Eventually, the nurses took me back to triage and had me lie down on a gurney. I was still writhing in pain and openly retching, but everyone seemed strangely unfazed by it.

“Can I just get a shot of something?” I kept whimpering, probably sounding like a junkie but too agonized to care. The nurses smiled, ignored me, and kept asking me bizarre, totally unrelated questions. Are you a student? What are you studying? Where do you live?

Finally, they decided they were going to catheterize me. I probably had a kidney stone, they told me, and I would have to try to pass it on my own. They gave me a water bottle and told me to drink. "Great," I say, "except I keep throwing up everything, and by the way, can you give me some painkillers or put me under or something?" No? Awesome. The nurses inserted the catheter, and nothing came out. They tried again –- still nothing. The stone was blocking the way. I would have to have it removed with a scope.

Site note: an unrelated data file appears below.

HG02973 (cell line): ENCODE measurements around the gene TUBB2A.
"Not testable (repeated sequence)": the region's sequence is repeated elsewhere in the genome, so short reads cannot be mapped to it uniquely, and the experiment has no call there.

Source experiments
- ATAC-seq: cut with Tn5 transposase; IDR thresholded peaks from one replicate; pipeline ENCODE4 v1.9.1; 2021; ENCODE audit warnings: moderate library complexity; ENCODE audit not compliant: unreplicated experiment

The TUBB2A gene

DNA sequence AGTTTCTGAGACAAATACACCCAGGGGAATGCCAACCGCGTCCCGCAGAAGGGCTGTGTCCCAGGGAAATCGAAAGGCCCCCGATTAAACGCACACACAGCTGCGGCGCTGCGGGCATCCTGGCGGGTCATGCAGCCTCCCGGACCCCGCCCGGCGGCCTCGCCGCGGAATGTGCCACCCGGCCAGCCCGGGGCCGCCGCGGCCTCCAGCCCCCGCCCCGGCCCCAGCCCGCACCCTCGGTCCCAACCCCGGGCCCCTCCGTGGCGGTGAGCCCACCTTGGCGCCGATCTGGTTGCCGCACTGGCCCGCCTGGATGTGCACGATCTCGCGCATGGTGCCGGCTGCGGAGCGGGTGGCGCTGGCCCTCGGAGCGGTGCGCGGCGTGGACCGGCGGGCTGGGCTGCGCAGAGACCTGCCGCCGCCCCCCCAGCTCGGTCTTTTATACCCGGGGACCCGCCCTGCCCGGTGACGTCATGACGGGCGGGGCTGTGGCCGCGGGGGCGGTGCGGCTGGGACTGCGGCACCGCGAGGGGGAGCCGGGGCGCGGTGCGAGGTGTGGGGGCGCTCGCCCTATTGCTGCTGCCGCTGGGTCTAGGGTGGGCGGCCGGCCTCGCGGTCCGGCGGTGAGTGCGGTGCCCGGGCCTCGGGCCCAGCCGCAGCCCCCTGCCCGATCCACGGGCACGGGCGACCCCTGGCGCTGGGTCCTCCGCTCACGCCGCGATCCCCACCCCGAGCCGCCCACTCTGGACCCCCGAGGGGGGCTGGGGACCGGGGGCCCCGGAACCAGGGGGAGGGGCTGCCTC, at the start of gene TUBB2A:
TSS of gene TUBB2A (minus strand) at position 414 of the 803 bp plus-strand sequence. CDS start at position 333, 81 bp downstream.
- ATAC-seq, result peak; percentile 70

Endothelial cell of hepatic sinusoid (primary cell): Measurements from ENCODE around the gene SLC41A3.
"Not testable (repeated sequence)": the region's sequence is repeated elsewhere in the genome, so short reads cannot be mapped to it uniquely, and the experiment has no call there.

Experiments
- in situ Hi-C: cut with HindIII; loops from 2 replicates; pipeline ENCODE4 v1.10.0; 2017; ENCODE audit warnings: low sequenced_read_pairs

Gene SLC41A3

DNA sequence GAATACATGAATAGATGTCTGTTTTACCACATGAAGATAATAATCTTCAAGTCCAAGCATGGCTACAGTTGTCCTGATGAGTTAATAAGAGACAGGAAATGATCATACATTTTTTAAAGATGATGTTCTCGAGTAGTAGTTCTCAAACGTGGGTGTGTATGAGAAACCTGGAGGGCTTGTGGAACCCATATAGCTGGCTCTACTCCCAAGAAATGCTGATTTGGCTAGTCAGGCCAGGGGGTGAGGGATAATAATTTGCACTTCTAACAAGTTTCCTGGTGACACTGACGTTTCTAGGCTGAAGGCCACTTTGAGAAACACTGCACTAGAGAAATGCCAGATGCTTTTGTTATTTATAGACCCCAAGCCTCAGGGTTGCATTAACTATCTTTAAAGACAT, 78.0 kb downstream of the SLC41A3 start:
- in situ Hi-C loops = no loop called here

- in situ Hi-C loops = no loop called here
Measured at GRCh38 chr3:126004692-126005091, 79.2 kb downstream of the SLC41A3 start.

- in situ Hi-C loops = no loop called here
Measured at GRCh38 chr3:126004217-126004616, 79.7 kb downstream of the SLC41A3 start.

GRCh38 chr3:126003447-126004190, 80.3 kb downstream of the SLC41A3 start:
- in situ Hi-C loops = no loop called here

The hospital building and everything inside it looked like a relic from the 1930s -- the IV drips were glass, instead of plastic. There were puddles of water on the floor. There was no soap in any of the bathrooms -- and I tried to pee in a lot of different bathrooms.

None of the nurses wore gloves, and before every test I had –- an MRI, an ultrasound –- I had to pay up front, in cash. I asked one of the doctors for pain medication, and she closed her eyes, put her hands on my forehead, and prayed over me. Another one told me I just needed tea. All of these things combined to make me feel generally unsafe. None of it felt real. I was just wandering through a nightmare –- horribly pained, confused, and mostly alone.

Other things, I think, contributed to the trauma. Nobody from the study abroad program bothered to call me or check up on me in the hospital -– not even the “student liaison” whose job it was specifically to help students adjust to the culture shock.